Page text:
Both also hint at the possibility of working with Tarot de Marseille in my business with clients, so that was interesting to see.

Answering the question directly were Page of Diamonds and Jack of Hearts.

Page of Diamonds is the card, for me, that can represent the student and the scholar—this alone says that it would be worthwhile (or worth my while; Diamonds) for me to study (learn) Tarot de Marseille.

This Page is one that offers “valuable information” (as Pages are messengers), so the card implies that is what Tarot de Marseille would bring to me.

And the Page is facing The Magician, which only adds to what each card has to say.

Jack of Hearts is a personal card, because I have assigned it my sun sign (Pisces), so, like The Magician, this was significant (a pun on significator) to see.

In addition to that, one of the meanings I have for this card is an interest in—and focus on—divination, again keeping with the context of the question.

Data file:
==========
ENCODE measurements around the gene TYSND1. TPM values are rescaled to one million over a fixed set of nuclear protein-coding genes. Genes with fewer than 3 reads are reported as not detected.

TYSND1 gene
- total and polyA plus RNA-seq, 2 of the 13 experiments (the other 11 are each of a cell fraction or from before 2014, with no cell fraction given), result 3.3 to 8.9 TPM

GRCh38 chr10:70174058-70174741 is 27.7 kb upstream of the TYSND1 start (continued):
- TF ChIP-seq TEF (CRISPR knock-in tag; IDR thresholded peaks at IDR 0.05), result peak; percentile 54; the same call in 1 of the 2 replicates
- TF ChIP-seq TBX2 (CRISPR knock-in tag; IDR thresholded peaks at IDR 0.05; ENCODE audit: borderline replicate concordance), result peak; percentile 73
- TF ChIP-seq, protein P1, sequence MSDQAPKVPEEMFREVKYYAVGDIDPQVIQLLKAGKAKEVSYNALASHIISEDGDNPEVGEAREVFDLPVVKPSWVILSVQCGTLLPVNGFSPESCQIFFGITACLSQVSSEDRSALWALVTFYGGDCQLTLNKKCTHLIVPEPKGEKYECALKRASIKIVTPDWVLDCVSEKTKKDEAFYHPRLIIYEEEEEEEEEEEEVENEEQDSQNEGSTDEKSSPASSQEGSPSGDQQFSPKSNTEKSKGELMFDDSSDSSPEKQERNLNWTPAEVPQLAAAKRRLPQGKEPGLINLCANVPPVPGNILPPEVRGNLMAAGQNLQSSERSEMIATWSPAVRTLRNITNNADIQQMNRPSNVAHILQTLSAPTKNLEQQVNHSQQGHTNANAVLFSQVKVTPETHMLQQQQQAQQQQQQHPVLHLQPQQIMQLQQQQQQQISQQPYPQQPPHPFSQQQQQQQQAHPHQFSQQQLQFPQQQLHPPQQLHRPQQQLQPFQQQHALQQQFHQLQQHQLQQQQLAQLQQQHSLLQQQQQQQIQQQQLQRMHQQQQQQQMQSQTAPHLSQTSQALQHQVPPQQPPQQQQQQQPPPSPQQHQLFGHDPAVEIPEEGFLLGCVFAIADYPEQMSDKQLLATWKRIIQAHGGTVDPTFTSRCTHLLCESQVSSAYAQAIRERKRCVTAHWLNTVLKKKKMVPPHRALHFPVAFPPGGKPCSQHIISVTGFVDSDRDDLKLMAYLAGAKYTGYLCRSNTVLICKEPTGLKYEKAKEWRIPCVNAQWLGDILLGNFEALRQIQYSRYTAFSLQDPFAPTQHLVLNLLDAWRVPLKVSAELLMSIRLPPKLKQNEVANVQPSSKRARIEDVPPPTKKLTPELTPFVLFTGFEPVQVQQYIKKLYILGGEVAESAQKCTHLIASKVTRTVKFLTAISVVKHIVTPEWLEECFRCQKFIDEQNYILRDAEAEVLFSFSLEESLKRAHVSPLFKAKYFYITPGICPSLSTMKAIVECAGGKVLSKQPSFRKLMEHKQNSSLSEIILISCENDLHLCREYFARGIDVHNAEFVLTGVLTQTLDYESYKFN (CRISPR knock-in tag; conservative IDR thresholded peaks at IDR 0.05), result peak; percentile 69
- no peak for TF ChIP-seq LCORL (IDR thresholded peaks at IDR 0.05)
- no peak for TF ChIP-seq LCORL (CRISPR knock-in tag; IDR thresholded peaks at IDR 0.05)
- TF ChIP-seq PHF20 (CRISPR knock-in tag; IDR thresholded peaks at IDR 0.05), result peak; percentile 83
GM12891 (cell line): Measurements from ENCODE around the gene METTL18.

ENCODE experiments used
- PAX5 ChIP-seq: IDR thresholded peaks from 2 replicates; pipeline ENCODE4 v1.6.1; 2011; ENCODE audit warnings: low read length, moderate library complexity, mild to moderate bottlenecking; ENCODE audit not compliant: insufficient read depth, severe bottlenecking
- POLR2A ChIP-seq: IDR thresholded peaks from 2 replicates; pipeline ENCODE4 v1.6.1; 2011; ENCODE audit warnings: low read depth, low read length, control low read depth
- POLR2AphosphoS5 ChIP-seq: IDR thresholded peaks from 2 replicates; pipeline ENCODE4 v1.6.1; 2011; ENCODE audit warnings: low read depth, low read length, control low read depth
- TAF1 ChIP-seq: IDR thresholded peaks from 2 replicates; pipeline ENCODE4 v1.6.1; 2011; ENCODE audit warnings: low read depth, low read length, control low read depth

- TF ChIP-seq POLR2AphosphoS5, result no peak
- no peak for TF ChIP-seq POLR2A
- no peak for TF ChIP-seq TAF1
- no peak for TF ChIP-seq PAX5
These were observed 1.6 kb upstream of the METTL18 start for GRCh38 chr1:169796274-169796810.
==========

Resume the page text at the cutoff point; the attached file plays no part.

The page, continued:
Moving to the last column, which reveals contributing factors connected to the situation, there’s The Sun and 6 of Clubs.

What is there to say about The Sun, aside from it being the best card in the deck (in my personal opinion, of course)?

It’s a definite yes—it’s time for Tarot de Marseille. The Sun suggests the experience promises to be both enlightening and illuminating.

And bringing this reading to its close, in the pivot card position (a type of secondary answer, if the cards in the answer column aren’t clear), is the 6 of Clubs.

And the meaning that fits the context here is this: the act of reading (because this card can reference books, but cards are also read).

The Sun + 6 of Clubs could be read to say “Illumination and enlightenment come from the act of reading.”

It’s like The Sun is saying to me, “Could the answer be any clearer?”

Oh—and let’s not leave out the visual cue of Jack of Hearts moving in the direction of 6 of Clubs…

The Outcome

Having my answer, I went ahead and ordered a copy of the ISIS Tarot de Marseille. It arrived a few days before Christmas, and I’ve been enjoying the bonding process, discovering how it “speaks” to me (which is another aspect of 6 of Clubs: communication).

And I became aware, through this experience, that my year of cartomancy came full circle: it brought me back to Tarot in a new way.